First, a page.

District Court Declines to Exercise Supplemental Jurisdiction Over Fiduciary Duty Claims, Grants Motion to Dismiss
Lemon Bay Partners LLP v. Hammonds, C.A. No. 05-327 (D.Del. June 26, 2007)
In this shareholder derivative action for breach of fiduciary duties against various corporate defendants, the Court held that the state law claims asserted so predominated the lone federal claim that exercise of supplemental jurisdiction was inappropriate. Plaintiffs, former shareholders of MBNA Corporation, asserted various claims against the defendants based on breach of fiduciary duties in connection with earnings reports and the merger of MBNA with Bank of America. Defendants moved to dismiss based on lack of subject matter jurisdiction, arguing that the Plaintiffs’ sole claim that rested on federal jurisdiction was so predominated by the state law claims as to make the exercise of the Court’s supplemental jurisdiction inappropriate. The Court concurred with the defendants, concluding that Plaintiffs’ federal law claim bore only a tangential relationship to the rest of the claims. The Court therefore granted Defendants’ motion to dismiss for lack of subject matter jurisdiction.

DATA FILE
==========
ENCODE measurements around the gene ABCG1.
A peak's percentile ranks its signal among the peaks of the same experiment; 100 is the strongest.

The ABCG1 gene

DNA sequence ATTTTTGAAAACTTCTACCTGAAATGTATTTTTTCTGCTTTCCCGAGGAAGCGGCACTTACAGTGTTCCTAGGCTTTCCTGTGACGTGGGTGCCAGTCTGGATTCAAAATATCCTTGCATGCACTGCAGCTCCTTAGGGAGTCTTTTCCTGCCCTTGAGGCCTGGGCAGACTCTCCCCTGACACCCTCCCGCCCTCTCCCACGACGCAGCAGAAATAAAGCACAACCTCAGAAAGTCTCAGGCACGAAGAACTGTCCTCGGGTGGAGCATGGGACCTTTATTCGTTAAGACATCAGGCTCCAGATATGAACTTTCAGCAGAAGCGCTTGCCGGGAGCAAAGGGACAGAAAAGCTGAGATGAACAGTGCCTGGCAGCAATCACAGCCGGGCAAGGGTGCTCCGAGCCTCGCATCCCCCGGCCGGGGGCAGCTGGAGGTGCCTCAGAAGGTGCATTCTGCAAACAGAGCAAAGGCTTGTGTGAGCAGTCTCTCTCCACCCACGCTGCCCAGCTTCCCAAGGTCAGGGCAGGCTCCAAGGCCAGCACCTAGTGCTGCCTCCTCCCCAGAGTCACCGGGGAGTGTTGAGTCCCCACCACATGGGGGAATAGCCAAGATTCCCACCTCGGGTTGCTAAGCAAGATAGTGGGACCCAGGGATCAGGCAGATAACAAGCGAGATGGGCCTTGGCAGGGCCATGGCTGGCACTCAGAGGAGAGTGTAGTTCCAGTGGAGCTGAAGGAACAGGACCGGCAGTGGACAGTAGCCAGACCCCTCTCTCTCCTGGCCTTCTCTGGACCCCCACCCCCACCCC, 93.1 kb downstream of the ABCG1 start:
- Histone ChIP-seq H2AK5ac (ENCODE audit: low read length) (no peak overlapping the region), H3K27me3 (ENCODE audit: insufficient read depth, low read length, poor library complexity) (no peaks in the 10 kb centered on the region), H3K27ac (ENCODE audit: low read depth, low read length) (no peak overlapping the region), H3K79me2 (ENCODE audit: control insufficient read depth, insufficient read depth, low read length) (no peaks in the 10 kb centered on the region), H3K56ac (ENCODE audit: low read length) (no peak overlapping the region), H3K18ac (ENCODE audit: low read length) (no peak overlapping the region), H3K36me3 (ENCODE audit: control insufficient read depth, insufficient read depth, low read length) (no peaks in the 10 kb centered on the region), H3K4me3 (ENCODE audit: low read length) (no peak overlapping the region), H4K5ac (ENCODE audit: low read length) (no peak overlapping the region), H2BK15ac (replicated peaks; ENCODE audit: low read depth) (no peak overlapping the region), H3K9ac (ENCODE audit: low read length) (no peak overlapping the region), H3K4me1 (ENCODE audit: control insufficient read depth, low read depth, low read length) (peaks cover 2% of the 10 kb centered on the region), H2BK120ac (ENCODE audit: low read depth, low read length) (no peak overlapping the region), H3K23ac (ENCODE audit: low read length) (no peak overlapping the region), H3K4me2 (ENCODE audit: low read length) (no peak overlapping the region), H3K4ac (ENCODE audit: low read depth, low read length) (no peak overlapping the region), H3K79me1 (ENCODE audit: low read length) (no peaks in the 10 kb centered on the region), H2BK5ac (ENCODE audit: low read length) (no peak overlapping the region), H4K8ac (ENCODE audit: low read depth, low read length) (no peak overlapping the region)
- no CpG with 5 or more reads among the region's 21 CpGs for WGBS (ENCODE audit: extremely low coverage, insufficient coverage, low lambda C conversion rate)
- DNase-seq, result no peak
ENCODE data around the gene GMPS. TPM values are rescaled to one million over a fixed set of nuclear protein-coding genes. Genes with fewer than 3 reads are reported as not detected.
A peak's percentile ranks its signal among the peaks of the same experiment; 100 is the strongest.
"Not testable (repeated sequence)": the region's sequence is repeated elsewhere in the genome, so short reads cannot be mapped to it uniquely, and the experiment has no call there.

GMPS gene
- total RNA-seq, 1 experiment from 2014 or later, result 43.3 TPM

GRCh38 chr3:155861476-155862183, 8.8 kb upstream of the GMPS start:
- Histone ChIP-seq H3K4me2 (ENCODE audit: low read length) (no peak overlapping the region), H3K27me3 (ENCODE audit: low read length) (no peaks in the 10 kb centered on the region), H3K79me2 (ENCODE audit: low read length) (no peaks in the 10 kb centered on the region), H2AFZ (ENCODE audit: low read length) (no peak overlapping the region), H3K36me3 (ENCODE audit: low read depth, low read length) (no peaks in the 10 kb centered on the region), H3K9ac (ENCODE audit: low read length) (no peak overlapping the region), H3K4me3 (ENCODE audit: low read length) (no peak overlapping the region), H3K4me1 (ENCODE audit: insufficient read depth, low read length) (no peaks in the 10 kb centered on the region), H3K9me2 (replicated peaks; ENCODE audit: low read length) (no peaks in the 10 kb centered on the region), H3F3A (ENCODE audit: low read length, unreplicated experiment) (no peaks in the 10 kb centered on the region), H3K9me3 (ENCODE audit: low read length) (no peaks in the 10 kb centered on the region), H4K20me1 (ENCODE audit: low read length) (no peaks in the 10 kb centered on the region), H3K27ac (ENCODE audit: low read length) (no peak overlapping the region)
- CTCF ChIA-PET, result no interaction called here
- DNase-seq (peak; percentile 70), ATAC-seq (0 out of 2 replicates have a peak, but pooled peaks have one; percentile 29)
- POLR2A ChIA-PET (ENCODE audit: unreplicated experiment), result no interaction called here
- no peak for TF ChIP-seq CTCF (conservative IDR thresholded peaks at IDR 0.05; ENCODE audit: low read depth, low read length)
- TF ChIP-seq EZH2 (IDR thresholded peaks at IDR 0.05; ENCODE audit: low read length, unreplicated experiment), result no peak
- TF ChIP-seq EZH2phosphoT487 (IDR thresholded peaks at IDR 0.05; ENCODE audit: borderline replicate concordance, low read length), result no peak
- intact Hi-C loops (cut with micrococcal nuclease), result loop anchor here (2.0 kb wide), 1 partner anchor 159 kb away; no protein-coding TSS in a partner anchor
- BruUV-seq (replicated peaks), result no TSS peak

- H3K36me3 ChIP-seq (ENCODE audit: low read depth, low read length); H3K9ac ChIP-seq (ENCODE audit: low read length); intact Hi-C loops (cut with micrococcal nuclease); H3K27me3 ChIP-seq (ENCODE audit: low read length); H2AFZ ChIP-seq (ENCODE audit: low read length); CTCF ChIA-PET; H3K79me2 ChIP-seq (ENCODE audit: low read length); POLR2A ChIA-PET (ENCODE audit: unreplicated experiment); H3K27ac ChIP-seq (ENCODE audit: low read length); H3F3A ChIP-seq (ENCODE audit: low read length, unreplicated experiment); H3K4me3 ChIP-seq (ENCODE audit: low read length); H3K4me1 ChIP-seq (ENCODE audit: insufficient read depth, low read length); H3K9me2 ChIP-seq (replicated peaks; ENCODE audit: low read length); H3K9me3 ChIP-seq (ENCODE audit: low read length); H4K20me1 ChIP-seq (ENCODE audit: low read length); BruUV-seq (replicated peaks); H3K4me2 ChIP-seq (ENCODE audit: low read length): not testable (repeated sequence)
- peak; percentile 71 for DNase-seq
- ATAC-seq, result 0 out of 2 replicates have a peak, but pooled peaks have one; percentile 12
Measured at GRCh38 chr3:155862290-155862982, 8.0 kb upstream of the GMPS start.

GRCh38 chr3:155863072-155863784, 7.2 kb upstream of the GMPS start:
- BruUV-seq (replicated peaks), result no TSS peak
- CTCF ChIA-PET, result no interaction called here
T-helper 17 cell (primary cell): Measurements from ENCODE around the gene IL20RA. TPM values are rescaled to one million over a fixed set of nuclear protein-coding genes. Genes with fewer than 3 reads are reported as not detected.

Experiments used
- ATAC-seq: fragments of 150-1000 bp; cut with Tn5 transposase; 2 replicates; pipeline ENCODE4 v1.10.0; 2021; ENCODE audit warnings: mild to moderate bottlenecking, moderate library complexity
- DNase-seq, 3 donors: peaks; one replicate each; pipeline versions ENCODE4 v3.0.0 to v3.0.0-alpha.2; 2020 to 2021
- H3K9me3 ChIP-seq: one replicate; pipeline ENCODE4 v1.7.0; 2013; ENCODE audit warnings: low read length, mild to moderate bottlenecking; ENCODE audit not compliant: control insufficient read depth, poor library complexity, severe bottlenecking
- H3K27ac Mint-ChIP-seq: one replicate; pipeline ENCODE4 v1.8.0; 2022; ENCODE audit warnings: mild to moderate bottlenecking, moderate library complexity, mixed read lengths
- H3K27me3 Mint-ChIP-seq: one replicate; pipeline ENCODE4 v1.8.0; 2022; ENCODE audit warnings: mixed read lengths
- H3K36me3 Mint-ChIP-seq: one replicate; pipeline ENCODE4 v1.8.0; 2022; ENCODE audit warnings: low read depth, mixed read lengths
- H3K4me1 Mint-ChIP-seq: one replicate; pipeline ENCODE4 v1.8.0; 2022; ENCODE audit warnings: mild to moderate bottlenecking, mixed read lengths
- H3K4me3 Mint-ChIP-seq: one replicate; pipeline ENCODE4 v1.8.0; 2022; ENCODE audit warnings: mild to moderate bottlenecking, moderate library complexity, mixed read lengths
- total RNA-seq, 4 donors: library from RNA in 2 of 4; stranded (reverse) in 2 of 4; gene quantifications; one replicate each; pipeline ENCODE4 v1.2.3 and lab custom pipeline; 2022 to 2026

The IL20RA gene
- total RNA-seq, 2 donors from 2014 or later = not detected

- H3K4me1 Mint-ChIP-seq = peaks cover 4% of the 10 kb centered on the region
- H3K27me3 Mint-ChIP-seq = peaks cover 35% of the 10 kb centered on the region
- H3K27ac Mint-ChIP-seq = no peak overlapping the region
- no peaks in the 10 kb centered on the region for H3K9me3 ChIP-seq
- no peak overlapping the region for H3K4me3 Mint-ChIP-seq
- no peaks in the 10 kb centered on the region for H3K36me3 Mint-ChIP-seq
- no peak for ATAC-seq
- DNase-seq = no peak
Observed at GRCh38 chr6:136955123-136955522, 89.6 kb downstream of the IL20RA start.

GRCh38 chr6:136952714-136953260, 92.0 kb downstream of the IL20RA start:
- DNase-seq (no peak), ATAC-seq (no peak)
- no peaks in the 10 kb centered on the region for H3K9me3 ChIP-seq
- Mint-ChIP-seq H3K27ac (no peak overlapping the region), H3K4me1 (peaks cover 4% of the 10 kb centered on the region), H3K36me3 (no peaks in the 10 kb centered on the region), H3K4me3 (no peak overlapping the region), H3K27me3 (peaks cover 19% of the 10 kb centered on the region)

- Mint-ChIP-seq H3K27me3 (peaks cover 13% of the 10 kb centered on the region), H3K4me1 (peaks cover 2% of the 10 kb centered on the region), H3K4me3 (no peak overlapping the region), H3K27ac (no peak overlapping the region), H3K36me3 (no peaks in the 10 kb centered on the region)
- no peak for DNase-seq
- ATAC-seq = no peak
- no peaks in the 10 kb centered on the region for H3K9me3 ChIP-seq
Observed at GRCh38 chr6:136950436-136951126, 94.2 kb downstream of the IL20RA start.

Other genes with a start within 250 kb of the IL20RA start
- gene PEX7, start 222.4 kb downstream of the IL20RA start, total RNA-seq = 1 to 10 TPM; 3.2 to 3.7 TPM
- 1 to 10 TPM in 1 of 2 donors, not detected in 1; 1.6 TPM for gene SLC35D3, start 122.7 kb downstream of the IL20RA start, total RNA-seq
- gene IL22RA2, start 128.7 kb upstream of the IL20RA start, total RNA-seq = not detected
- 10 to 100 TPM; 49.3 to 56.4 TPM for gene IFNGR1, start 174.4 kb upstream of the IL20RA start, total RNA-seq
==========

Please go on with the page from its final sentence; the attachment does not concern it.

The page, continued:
Plaintiffs’ alleged that the defendants breached their fiduciary duties in connection with statements made regarding earnings expectations, as well as subsequent sales of shares made by various individual defendants. Plaintiffs also alleged that the MBNA defendants made misrepresentations regarding a planned merger with Bank of America, and did not maximize value for the MBNA shareholders consistent with Revlon duties in approving and recommending that merger. The plaintiffs’ sole federal claim was for contribution under Section 10(b) of the Exchange Act and Section 21(D) of the Private Securities Litigation Reform Act, asserting that if MBNA were found liable for its wrongful acts, Bank of America, as its successor in interest, would be entitled to contribution from the other defendants. The Court agreed with the defendants that Plaintiffs’ claims were chiefly state law issues, and that the contribution claim was largely unrelated to those state law issues. The Court acknowledged that it could exercise supplemental jurisdiction over the state law claims given original jurisdiction over the federal claim, but found that it would be inappropriate given the predominance of the state law claims.Share